Immigration Court Settles Remaining DOMA Issue for Binational Couples

Shortly after the Supreme Court struck down the Defense of Marriage Act’s (DOMA) ban on federal recognition of same-sex marriages on June 26 in Edie Windsor’s constitutional challenge to the 1996 law, Department of Homeland Security Secretary Janet Napolitano announced that the immigration service under her department would recognize same-sex marriages that were valid where they were performed, using the “place of celebration rule.”

Her announcement, which varied from the standard practice in immigration law of considering whether a marriage was recognized where the couple was residing — the “place of domicile rule” — was not binding outside her department. One administrative body whose opinion on this question is crucial is the Board of Immigration Appeals (BIA), which is in the Justice Department’s Executive Office for Immigration Review. On July 17, the BIA indicated it too has opted for the “place of celebration rule,” in a decision on a US citizen’s pending petition seeking lawful resident status for his same-sex spouse.

Justice Department panel says, like Homeland Security, it will look to where a marriage took place

Serge Polajenko, an American citizen, filed a Petition for Alien Relative, called an I-130, in March 2010, on behalf of his immigrant husband, Oleg Zeleniak, after the men married in Vermont. The petition was denied three months later on the ground that DOMA barred immigration authorities from recognizing same-sex marriages.

Polajenko appealed to the BIA, which issued a decision in April 2012 sending the case back to the director of the National Benefits Center in Homeland Security to address two issues — first, whether the Polajenko-Zeleniak marriage was valid under state law, and second, whether the marriage qualifies as “bona fide” as required by the Immigration and Nationality Act.

By that time, the Justice Department was on record as finding that DOMA’s Section 3 was unconstitutional, and it had stopped defending the statute in litigation, but was committed to continuing to enforce it pending an adverse ruling from the Supreme Court or congression-al action. Sending the case back to immigration officials in Homeland Security for these further determinations was, in effect, a holding action.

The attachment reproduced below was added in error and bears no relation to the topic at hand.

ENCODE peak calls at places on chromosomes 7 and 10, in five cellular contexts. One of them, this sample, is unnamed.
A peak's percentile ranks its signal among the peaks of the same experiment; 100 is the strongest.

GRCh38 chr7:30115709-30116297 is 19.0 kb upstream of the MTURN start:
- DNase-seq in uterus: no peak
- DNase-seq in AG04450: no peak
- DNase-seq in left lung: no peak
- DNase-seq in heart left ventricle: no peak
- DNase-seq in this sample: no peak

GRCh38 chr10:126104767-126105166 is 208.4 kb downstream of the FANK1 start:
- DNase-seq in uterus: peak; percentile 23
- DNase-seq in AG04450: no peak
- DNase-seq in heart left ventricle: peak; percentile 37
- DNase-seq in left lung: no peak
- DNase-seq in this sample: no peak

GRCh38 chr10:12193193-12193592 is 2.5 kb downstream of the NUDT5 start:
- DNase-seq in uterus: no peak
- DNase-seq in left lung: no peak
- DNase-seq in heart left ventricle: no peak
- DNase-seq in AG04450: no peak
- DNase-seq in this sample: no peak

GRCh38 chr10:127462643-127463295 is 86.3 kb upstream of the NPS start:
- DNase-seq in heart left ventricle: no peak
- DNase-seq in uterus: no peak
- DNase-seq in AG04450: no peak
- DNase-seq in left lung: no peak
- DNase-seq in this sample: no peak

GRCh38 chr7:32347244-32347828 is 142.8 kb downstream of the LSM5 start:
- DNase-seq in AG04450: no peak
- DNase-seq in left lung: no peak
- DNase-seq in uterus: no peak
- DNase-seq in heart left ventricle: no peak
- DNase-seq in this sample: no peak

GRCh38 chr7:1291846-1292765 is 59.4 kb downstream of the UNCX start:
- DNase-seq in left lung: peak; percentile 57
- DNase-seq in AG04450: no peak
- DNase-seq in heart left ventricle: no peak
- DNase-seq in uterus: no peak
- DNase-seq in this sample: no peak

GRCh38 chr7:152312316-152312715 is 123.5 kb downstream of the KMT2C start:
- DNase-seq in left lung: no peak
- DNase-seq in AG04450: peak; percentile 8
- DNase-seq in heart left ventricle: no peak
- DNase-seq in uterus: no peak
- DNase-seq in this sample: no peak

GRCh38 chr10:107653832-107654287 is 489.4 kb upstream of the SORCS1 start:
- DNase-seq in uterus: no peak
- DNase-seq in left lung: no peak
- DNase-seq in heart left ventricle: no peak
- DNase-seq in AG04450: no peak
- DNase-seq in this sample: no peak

The questions posed by BIA are two distinctly separate issues, the second one focused on the requirement that a marriage be “bona fide,” one between parties intending to live as spouses, not a marriage of convenience entered into for the purpose of getting a green card, which allows an immigrant to live and work in the US. In response to the BIA, the National Benefits Center issued a new decision in June 2012, finding that the couple was validly married under Vermont law, but refusing to consider whether the marriage was bona fide for immigration purposes. Zeleniak was again denied a visa.

Polajenko appealed once more. This time, as the DOMA litigation unfolding in several federal courts made clear the issue was headed to the Supreme Court, the BIA sat on the appeal, as it did on many pending cases, waiting for a definitive ruling.

The BIA’s new decision on Polajenko’s petition holds that the Windsor decision “removed Section 3 of the DOMA as an impediment to the recognition of lawful same-sex marriages and spouses if the marriage is valid under the laws of the State where it was celebrated.”

The BIA decision sustained Polajenko’s appeal, noting that the National Benefits Center had already determined that the marriage is valid under Vermont law, “where the marriage was celebrated.” All that remains for that agency to do is establish that the couple’s marriage was bona fide, and not one of convenience.

The ruling now becomes the precedent, and presumably a stream of rulings on backed-up appeals will follow. The BIA did not address the issue directly, but presumably the place of celebration rule also extends to marriages between US citizens and foreign nationals that take place outside the US in countries that allow same-sex marriages.

Homeland Security has been issuing green cards over the past few weeks in response to I-130 petitions in accord with Napolitano’s direction, and this BIA ruling lines up the Justice Department with Homeland Security on the important issue of “place of celebration,” which means that married same-sex couples will be recognized for immigration purposes, regardless of where they are living, so long as their marriages are found to be between two men or two women who intend to share their lives as spouses.

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